You can argue it either way. On one hand, the forward march of the UK economy, and the inability to develop a coherent negotiating position, militate in favor of a relatively quick and condition-less Brexit. The European Union is not offering any very flexible intermediate deals, perhaps to punish future would-be leavers. On the other hand, the consequences would be sobering (FT):
Research by the FT shows the scale of the UK-based banks using passporting to sell into the EU. The group of 96 banks has assets of £7.5tn, directly employ more than 590,000 people and make annual profits of around £50bn.
Bank executives say EU passporting makes up 20-25 per cent of the London business of international investment banks, including the five big US players, who have assets of £1.5tn and staff of 21,000 in their UK-based banks, and the two big Swiss, which have assets of £415bn and staff of more than 6,000.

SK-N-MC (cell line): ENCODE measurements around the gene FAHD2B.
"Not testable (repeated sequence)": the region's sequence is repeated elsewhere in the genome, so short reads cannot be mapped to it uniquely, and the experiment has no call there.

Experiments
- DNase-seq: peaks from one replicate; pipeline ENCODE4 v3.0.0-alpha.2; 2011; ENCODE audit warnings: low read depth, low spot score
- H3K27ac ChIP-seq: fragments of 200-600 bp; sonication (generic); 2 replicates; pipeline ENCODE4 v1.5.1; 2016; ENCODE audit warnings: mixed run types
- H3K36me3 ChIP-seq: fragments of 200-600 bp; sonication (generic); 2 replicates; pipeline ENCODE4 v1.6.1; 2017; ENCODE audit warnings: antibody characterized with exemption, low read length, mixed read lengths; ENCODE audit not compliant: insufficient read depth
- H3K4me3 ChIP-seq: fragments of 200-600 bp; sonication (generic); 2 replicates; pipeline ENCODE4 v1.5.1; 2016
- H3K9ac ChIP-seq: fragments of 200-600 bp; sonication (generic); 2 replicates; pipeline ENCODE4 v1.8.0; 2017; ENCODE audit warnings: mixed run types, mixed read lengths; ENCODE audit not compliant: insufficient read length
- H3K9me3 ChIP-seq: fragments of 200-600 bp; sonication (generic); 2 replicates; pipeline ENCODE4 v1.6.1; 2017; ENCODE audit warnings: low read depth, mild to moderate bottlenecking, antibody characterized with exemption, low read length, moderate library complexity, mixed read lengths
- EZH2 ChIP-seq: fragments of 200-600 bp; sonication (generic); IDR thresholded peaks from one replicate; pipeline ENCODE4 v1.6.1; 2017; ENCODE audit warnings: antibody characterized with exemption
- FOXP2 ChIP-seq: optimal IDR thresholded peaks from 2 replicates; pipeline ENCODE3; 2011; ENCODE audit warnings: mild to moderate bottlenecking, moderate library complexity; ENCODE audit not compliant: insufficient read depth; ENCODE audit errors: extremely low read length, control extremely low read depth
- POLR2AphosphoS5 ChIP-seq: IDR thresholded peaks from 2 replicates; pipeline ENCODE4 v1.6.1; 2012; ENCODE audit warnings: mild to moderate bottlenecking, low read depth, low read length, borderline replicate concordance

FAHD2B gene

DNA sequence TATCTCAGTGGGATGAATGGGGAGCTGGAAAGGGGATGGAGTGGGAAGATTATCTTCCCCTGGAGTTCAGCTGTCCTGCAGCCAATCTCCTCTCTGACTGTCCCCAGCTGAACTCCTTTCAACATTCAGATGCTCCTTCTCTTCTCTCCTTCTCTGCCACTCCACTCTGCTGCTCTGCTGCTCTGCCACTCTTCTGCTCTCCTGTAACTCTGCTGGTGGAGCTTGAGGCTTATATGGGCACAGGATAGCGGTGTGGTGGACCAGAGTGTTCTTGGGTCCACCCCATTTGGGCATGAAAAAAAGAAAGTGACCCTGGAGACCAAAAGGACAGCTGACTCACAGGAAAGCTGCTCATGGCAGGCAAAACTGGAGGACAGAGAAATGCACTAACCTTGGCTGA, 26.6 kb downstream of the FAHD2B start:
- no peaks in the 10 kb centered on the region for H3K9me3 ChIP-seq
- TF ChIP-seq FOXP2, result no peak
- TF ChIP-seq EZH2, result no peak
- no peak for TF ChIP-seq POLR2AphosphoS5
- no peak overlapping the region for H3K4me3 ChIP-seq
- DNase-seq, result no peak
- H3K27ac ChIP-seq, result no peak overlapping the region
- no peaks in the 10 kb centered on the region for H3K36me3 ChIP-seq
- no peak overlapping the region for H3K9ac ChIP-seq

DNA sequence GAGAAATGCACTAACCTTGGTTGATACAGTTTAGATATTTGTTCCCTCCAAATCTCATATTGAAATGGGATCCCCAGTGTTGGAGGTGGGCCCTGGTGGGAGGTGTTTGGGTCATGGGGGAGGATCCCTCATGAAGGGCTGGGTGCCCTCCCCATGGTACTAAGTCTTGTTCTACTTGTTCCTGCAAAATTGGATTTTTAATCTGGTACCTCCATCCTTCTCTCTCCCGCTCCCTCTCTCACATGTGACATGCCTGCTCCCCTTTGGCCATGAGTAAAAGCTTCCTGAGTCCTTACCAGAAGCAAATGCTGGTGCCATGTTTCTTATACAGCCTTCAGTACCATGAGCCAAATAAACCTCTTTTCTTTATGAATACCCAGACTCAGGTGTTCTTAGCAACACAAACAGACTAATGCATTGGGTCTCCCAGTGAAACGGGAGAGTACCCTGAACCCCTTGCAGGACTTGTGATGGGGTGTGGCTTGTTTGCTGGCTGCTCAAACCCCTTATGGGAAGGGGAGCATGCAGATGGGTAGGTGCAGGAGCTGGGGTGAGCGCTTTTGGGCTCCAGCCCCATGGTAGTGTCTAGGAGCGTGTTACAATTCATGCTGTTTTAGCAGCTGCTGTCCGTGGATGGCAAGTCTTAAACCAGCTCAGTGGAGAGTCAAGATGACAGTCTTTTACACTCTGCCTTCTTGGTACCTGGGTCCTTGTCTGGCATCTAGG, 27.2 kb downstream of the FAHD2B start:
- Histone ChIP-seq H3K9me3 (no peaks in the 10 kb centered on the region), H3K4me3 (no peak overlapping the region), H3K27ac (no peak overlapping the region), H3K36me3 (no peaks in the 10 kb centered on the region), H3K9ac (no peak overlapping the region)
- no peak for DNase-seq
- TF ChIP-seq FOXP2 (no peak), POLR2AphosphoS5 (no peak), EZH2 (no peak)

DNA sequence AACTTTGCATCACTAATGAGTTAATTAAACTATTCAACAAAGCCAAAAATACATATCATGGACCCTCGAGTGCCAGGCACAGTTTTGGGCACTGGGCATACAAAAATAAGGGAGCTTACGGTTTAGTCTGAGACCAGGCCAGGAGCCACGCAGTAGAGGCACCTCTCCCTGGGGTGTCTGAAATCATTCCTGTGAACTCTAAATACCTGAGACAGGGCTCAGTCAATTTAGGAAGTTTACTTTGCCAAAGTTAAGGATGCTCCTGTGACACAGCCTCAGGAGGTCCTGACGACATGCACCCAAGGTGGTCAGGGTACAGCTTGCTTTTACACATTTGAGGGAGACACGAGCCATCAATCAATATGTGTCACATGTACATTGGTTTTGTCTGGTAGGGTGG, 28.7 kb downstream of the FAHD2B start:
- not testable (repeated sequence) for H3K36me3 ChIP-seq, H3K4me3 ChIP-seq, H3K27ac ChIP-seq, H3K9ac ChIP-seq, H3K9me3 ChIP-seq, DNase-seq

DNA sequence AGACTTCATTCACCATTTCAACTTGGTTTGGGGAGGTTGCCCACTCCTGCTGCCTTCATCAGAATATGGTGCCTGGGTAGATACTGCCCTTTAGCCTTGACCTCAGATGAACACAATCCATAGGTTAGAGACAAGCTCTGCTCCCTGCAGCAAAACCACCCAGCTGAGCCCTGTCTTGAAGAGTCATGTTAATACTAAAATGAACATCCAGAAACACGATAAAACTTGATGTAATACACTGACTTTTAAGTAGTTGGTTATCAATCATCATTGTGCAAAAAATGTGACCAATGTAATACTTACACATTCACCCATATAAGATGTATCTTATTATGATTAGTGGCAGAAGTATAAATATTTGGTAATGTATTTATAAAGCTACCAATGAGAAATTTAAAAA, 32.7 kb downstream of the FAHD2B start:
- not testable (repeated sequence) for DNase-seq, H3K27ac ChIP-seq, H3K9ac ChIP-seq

…John Holland-Kaye, chief executive of Heathrow, warned that leaving the EU customs union would “add massive overhead” for businesses and port operators. “Can you imagine operating something like the Euro[tunnel] if you had to suddenly build in all these checks in place? It would be completely unmanageable,” he told the FT.
This explainer of the “gravity model of trade” shows the UK could not make up lost EU business elsewhere in the world. Oil and a few other commodities aside, you trade with the countries that are next to you.
Overall, the Brexit stakes are higher than a few months ago, and that is making the final outcome harder not easier to predict.